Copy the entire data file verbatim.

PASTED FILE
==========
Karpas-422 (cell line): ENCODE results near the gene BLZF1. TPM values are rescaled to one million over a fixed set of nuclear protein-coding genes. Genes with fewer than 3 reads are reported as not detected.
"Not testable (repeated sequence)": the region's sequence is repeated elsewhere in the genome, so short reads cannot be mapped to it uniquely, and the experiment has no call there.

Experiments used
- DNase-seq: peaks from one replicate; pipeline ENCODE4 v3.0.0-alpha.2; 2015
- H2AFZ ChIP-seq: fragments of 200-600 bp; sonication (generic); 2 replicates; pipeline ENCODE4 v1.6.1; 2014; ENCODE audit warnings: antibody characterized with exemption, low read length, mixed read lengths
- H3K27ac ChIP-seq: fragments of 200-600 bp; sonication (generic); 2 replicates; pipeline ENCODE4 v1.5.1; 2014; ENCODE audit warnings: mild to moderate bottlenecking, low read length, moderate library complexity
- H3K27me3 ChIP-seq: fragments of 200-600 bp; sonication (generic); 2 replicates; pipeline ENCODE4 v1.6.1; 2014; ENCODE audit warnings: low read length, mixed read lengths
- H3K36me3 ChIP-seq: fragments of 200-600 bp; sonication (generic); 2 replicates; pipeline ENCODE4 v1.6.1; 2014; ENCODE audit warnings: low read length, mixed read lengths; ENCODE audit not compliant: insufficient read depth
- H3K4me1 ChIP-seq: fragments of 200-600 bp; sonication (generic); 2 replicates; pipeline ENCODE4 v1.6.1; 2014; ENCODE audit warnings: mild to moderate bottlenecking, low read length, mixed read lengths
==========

Karpas-422 (cell line): ENCODE results near the gene BLZF1. TPM values are rescaled to one million over a fixed set of nuclear protein-coding genes. Genes with fewer than 3 reads are reported as not detected.
"Not testable (repeated sequence)": the region's sequence is repeated elsewhere in the genome, so short reads cannot be mapped to it uniquely, and the experiment has no call there.

Experiments used
- DNase-seq: peaks from one replicate; pipeline ENCODE4 v3.0.0-alpha.2; 2015
- H2AFZ ChIP-seq: fragments of 200-600 bp; sonication (generic); 2 replicates; pipeline ENCODE4 v1.6.1; 2014; ENCODE audit warnings: antibody characterized with exemption, low read length, mixed read lengths
- H3K27ac ChIP-seq: fragments of 200-600 bp; sonication (generic); 2 replicates; pipeline ENCODE4 v1.5.1; 2014; ENCODE audit warnings: mild to moderate bottlenecking, low read length, moderate library complexity
- H3K27me3 ChIP-seq: fragments of 200-600 bp; sonication (generic); 2 replicates; pipeline ENCODE4 v1.6.1; 2014; ENCODE audit warnings: low read length, mixed read lengths
- H3K36me3 ChIP-seq: fragments of 200-600 bp; sonication (generic); 2 replicates; pipeline ENCODE4 v1.6.1; 2014; ENCODE audit warnings: low read length, mixed read lengths; ENCODE audit not compliant: insufficient read depth
- H3K4me1 ChIP-seq: fragments of 200-600 bp; sonication (generic); 2 replicates; pipeline ENCODE4 v1.6.1; 2014; ENCODE audit warnings: mild to moderate bottlenecking, low read length, mixed read lengths